This book is the result of genuine co-operation and it would not exist if only one of us had tried to write it. Co-operation, as we explain later on, is better than competition! We do not pretend that this is the final word on any of the subjects we raise. Rather, we hope that it will act as a spur for further discussion, reading and debate on the areas of common agreement between socialists and environmentalists and as a means of bringing the traditions closer together.

The style and tone of this book is meant to appeal to a wide range of readers. We hope that the newest socialist activist with no background in environmental issues will find it relatively easy to read and will learn enough for them to be sufficiently confident of ‘the basics’ both to participate in environmental campaigns and to want to go away and find out more. At the same time, we hope that the book will give an insight into Marxist thinking to existing activists in environmental campaigns.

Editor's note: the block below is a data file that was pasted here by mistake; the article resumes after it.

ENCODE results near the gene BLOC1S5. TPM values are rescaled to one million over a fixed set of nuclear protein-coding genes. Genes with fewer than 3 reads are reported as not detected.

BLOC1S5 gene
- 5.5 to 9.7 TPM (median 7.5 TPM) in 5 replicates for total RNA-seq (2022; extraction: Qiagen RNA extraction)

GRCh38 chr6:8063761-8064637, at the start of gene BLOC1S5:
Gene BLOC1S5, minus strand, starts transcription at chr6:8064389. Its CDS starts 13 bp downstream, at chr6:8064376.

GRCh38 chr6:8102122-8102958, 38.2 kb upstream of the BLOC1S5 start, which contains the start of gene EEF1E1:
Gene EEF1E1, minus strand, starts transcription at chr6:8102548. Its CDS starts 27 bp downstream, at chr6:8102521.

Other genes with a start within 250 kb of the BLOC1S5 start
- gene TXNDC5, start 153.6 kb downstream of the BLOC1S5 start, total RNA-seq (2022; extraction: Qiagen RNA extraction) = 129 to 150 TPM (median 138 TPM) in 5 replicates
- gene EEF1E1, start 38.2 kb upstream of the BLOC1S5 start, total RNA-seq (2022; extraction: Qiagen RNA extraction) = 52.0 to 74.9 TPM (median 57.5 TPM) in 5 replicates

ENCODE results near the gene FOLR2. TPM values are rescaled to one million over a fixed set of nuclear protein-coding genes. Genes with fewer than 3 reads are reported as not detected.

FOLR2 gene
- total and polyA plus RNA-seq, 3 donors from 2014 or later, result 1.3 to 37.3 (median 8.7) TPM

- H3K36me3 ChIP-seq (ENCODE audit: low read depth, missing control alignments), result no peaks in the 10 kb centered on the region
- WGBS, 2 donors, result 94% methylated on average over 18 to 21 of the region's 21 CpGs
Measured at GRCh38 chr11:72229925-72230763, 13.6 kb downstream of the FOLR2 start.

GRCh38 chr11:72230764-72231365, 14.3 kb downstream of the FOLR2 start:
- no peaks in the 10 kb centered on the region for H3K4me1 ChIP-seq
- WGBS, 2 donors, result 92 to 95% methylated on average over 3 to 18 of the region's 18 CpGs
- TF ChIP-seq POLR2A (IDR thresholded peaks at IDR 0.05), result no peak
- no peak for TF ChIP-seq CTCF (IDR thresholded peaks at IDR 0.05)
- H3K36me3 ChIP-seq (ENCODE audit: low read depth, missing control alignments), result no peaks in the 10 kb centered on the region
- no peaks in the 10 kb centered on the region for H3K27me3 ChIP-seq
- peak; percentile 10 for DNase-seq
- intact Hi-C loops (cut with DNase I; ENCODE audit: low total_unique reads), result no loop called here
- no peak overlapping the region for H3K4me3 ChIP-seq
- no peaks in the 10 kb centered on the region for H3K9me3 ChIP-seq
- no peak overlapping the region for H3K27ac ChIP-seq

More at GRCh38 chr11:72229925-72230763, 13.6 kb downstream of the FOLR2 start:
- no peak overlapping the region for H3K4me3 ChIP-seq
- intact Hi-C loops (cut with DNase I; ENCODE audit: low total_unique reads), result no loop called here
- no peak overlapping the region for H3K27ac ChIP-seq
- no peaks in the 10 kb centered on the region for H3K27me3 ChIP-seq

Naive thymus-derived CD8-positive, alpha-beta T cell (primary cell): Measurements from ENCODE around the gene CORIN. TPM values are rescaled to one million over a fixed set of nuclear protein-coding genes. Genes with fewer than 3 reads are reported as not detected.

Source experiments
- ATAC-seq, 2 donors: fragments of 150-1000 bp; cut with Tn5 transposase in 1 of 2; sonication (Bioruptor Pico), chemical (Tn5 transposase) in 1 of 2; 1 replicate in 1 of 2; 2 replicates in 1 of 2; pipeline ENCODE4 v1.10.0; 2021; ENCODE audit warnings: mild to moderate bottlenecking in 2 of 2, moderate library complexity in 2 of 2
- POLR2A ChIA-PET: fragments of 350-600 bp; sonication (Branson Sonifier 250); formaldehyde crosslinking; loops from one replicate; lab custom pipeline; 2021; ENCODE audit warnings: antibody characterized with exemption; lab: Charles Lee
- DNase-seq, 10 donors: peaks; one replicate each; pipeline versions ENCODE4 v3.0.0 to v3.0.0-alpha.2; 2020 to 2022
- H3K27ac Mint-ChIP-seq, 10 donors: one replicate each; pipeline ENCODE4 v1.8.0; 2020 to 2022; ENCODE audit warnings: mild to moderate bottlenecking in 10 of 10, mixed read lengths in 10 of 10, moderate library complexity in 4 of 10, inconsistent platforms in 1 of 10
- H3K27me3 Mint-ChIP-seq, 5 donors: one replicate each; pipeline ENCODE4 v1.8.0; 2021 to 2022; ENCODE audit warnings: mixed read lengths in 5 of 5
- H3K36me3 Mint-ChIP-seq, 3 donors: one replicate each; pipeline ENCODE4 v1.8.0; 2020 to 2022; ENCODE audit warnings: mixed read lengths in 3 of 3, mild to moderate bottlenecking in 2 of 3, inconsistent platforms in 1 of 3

In dealing with both the issues and the politics of the environment, we hope that we don’t fall between two stools. The biggest problem we had was with the two chapters on the broad philosophy that we are applying, which have ended up as chapters 2 and 3. We agonized for a long time before deciding to put these chapters near the front of the book, for fear of putting off newer readers. In the end, though, we felt there was no alternative but to put down the foundations near the beginning, in order to build a case throughout the rest of the work. We hope that those readers new to the subject will persevere with anything they find difficult.

Nothing makes a book more difficult to read than dozens of foot-notes and cross-references. However, we are aware that many readers will want sources for some of our material. We have tried to reach a happy compromise, by sourcing, at the end of chapters, a few of what could be the most controversial or incredible facts. All other sources are listed in the ‘sources and further reading’ list at the back.